Domino’s Pizza Inc. is pulling back on its menu rollouts and putting a new focus on digital innovations that improve customer experience, according to chief executive Patrick Doyle.

Going forward, new product news coming from the chain will not be limited to menu items, Doyle said during a call to discuss results for Domino’s Sept. 8-ended third quarter.

“We’re running national television [ads] talking about the speed and ease of ordering digitally from Domino’s, which is not something we’ve taken head-on before,” Doyle said. “We’ve still got a very good pipeline out there, but we’re not in the ‘product of the month club’ anymore. We’re building momentum by focusing on fewer, bigger things that truly enhance the experience for the customers.”

He pointed to the chain’s current push for customers to create “pizza profiles” on its digital ordering platform, which now accounts for about 40 percent of its orders in the United States. The updated system aims to streamline the ordering process and improve guest satisfaction levels by letting customers save their favorite orders and place those orders faster on subsequent visits.

Such innovations helped drive a 5.4-percent increase in Domino’s U.S. same-store sales during the third quarter, said Doyle.

“The easier we make it for people to order pizza, the more pizza they’re going to order, simple as that,” he said. “In restaurant industry terms, when you improve service times, good things happen in your business. … When you get somebody to sign up and fill out a profile and enter their credit card so they can access that again, once somebody’s gone to the trouble of doing that, you’ve upped the relationship with that customer. It’s going to have a good effect on sales, we hope.”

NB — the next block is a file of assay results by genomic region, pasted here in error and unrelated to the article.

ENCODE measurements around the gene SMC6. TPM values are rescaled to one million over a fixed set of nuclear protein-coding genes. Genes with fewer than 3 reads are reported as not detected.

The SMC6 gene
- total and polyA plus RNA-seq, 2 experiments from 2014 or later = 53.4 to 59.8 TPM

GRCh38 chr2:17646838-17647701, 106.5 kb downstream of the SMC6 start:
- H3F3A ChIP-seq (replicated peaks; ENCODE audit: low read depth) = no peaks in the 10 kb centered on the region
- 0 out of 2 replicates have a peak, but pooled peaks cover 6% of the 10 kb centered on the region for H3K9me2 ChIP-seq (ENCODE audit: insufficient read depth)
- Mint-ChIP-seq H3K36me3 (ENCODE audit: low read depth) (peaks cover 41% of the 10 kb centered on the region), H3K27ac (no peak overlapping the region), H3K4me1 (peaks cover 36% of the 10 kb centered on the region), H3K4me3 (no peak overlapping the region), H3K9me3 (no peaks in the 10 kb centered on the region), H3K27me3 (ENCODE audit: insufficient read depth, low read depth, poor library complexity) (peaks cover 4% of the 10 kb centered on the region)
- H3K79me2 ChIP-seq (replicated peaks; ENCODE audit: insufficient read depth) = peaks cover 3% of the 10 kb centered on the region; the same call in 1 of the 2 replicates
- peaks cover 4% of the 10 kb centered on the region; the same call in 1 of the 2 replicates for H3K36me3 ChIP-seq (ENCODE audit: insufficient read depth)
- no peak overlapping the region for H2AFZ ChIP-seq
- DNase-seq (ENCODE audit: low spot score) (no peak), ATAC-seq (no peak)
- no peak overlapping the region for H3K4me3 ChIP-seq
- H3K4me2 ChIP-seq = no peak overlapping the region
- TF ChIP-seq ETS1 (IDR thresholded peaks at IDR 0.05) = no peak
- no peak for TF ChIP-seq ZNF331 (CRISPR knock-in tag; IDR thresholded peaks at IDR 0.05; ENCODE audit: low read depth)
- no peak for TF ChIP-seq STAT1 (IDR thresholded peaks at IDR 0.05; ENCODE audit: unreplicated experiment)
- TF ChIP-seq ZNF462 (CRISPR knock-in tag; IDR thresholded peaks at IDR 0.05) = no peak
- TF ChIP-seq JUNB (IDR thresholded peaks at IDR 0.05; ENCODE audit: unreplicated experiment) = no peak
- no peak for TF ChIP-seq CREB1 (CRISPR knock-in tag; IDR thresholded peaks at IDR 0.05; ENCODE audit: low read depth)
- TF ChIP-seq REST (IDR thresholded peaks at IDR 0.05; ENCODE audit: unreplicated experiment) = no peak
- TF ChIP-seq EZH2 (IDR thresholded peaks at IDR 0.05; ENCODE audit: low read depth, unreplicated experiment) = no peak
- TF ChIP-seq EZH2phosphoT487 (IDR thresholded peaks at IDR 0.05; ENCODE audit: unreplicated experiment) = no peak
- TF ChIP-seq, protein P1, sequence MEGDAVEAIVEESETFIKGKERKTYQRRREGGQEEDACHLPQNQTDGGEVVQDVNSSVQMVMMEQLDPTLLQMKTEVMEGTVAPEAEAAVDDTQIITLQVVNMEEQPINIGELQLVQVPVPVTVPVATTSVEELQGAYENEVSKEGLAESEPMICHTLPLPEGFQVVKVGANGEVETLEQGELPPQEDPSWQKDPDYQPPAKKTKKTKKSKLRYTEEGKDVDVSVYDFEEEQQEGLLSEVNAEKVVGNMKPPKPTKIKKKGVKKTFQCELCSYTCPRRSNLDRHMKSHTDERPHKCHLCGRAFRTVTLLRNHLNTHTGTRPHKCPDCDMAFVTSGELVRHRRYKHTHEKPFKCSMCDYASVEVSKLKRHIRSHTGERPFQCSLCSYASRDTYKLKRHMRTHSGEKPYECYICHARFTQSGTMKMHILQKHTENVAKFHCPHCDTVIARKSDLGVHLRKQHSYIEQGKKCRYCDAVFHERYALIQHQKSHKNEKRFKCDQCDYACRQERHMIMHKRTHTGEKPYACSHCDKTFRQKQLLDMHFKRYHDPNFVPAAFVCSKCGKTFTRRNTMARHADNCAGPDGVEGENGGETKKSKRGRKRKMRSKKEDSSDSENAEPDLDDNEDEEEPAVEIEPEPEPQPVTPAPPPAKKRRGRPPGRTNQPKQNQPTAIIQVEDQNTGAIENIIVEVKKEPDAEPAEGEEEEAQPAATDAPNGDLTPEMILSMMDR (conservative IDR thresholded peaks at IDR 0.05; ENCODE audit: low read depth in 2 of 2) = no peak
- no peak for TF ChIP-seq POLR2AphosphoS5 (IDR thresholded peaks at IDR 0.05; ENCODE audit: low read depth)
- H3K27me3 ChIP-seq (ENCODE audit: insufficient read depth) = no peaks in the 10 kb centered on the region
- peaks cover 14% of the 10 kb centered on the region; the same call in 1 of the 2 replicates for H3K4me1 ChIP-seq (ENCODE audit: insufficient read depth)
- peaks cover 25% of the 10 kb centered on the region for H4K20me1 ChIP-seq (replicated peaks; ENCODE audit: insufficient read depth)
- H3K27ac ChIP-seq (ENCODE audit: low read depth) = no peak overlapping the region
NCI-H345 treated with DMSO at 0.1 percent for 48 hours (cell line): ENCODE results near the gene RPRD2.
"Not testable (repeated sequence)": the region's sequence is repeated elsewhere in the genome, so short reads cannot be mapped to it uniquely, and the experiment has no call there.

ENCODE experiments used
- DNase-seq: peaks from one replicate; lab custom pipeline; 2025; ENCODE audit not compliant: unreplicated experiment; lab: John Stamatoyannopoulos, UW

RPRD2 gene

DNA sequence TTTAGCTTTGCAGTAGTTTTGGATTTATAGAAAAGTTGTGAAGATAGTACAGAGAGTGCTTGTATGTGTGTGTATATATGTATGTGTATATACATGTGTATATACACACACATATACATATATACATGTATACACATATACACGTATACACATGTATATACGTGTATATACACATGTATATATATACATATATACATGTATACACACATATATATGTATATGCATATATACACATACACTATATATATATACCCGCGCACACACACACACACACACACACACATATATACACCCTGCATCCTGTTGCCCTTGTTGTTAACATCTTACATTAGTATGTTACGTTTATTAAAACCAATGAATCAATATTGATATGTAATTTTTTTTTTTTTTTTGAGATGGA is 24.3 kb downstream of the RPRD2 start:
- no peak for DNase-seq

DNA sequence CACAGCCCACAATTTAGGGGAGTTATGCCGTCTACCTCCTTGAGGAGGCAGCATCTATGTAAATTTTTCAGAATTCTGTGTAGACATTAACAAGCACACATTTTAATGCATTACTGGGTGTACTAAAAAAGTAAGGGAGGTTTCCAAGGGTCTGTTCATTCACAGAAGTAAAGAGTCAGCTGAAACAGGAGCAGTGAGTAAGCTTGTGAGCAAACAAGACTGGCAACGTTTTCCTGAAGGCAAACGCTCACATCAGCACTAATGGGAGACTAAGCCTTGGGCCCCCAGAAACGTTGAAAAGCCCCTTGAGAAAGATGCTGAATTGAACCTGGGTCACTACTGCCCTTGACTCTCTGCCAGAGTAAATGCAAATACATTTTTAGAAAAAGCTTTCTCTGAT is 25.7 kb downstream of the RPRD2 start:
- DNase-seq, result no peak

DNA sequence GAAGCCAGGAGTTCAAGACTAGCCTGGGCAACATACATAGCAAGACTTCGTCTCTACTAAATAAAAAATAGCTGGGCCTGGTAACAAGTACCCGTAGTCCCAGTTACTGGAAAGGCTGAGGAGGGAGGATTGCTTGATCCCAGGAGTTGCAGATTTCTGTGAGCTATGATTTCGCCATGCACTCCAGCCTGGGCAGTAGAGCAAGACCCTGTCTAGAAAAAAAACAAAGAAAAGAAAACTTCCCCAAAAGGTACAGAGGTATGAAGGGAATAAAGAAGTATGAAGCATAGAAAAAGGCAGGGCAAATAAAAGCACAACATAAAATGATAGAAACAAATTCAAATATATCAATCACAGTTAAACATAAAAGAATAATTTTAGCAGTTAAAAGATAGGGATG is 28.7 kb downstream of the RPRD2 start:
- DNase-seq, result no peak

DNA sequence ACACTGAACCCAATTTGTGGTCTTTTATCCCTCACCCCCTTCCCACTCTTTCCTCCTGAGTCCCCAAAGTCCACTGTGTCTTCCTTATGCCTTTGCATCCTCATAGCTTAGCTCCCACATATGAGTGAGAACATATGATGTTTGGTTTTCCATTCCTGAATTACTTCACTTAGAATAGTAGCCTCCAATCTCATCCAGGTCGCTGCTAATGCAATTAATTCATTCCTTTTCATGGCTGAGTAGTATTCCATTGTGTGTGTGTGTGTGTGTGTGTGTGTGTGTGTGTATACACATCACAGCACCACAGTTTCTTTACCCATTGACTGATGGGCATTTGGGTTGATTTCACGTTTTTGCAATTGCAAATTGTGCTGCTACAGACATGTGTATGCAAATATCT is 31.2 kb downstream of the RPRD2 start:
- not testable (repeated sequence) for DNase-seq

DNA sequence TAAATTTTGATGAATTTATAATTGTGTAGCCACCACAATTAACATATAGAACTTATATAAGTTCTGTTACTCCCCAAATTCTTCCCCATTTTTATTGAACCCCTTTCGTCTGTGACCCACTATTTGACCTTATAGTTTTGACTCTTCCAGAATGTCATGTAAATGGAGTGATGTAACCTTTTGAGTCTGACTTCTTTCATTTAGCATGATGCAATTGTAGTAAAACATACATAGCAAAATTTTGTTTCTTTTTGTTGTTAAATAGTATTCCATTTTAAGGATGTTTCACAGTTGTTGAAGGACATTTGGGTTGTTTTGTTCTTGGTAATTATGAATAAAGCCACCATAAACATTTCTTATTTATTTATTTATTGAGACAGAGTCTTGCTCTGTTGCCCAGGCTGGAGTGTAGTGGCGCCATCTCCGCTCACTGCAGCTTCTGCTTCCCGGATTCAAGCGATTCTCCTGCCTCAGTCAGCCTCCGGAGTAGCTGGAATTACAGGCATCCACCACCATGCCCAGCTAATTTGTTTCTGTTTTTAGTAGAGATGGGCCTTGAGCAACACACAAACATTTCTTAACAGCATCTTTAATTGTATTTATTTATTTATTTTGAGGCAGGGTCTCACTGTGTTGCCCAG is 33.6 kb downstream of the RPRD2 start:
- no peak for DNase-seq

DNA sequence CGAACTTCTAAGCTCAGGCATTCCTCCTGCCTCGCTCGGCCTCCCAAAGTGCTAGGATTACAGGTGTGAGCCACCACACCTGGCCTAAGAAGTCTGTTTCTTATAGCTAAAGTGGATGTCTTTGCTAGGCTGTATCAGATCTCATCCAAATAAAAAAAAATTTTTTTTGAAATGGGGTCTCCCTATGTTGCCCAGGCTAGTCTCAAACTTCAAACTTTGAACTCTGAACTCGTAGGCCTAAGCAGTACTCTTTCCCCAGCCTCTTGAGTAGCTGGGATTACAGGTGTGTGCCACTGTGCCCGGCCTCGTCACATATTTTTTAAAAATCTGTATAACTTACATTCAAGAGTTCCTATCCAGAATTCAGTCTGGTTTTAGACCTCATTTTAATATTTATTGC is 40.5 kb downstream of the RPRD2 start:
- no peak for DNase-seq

All the metrics Domino’s tracks per order improve with digital ordering, he said. Customer retention has increased, for instance, as guests migrate online because their satisfaction levels rise, which also leads to higher frequency and average check per order.

Domino’s has even more room for growth outside the United States for the adoption of digital ordering, which is one reason the company is so bullish on international growth, even after 79 consecutive quarters of same-store sales growth abroad, Doyle said.

The 5,627-unit international division derives just under 40 percent of its sales from digital ordering, “but that’s with a very broad mix” from country to country, he noted. Digital ordering accounts for more than half of sales in Japan and Korea, but some markets still do not have the capability, Doyle said. Online orders account for about 10 percent of overall sales in India, a major growth market where Domino’s has the most scale of any Western quick-service brand, he said.

“There is as much or more of an opportunity for this outside the U.S. as in the U.S., because we’ve been earlier on the curve on international than we were on domestic, and it’s less developed in a lot of markets than it is in the U.S.,” Doyle said. “I’m confident that it will continue to be a big driver for us.”

Within the U.S., he added, Domino’s and its two biggest competitors, Pizza Hut and Papa John’s, are out to such a large lead on digital development compared with regional pizza chains and independents that the national players should continue to take market share from their smaller rivals.